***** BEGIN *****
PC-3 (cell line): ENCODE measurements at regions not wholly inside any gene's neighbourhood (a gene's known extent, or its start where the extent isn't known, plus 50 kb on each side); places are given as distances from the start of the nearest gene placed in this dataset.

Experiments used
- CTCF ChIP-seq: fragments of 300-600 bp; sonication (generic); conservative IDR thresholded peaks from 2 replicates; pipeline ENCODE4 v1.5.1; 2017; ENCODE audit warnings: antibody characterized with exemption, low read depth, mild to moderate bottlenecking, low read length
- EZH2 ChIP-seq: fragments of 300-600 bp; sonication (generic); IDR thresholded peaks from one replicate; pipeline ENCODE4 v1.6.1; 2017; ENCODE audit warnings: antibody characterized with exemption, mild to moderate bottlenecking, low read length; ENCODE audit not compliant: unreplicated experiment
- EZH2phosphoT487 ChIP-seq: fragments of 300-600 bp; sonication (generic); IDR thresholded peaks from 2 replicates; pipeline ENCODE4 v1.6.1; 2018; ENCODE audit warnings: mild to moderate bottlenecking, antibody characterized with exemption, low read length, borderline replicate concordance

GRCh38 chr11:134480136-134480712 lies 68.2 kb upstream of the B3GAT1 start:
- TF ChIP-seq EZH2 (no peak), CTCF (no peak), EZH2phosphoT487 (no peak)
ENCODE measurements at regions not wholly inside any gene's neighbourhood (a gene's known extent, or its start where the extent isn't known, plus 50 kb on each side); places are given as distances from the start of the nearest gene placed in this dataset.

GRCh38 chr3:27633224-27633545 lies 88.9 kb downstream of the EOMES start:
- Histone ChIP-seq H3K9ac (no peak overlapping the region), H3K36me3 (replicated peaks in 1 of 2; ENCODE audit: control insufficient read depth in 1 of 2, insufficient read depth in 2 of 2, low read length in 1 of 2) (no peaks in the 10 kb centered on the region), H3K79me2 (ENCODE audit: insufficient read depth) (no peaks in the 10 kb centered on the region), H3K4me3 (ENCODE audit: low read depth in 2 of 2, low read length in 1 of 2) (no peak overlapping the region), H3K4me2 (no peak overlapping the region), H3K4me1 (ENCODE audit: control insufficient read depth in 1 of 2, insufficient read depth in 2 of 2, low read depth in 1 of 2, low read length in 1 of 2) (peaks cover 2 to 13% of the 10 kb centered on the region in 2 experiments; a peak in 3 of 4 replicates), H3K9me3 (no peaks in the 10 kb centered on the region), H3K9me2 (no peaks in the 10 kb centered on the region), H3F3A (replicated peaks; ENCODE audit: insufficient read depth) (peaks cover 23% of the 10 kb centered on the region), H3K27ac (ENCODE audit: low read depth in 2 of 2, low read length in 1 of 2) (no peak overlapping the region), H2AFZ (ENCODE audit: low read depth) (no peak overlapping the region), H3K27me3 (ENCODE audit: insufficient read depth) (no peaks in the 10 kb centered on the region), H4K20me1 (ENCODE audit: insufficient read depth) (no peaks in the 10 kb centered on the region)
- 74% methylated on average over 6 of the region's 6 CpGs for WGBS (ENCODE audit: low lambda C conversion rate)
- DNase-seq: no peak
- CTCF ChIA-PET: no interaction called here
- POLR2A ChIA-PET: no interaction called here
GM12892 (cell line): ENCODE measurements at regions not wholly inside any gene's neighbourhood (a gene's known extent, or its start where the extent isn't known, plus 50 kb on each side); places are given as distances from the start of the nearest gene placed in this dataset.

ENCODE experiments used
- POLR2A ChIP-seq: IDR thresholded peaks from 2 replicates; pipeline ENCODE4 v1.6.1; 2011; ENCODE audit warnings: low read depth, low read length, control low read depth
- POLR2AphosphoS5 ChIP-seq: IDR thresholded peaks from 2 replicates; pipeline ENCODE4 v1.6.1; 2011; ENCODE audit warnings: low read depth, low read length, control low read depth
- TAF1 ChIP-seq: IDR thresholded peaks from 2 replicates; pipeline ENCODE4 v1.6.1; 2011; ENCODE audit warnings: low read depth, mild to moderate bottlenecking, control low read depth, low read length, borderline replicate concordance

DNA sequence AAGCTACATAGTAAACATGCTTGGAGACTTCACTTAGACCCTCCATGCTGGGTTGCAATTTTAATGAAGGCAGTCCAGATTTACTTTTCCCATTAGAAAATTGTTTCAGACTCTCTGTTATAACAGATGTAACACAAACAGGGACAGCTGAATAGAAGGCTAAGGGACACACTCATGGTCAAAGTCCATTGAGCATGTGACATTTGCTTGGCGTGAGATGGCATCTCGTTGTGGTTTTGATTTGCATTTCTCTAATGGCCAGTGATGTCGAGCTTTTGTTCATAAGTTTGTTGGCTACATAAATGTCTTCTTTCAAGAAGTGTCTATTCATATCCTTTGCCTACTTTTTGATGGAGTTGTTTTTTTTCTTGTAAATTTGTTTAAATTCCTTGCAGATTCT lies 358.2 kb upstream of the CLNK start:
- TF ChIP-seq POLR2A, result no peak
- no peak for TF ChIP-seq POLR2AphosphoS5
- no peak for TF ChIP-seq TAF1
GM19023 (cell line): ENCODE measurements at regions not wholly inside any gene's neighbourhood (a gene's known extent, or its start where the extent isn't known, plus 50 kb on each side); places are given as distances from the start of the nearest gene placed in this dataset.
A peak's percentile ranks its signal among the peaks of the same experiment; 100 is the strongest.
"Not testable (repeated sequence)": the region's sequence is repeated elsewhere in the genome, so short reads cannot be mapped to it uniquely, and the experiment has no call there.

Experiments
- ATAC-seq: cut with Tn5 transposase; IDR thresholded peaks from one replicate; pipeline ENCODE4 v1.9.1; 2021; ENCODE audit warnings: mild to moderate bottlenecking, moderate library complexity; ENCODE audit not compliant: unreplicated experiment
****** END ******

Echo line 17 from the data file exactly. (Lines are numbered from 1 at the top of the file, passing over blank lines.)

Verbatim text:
- POLR2A ChIP-seq: IDR thresholded peaks from 2 replicates; pipeline ENCODE4 v1.6.1; 2011; ENCODE audit warnings: low read depth, low read length, control low read depth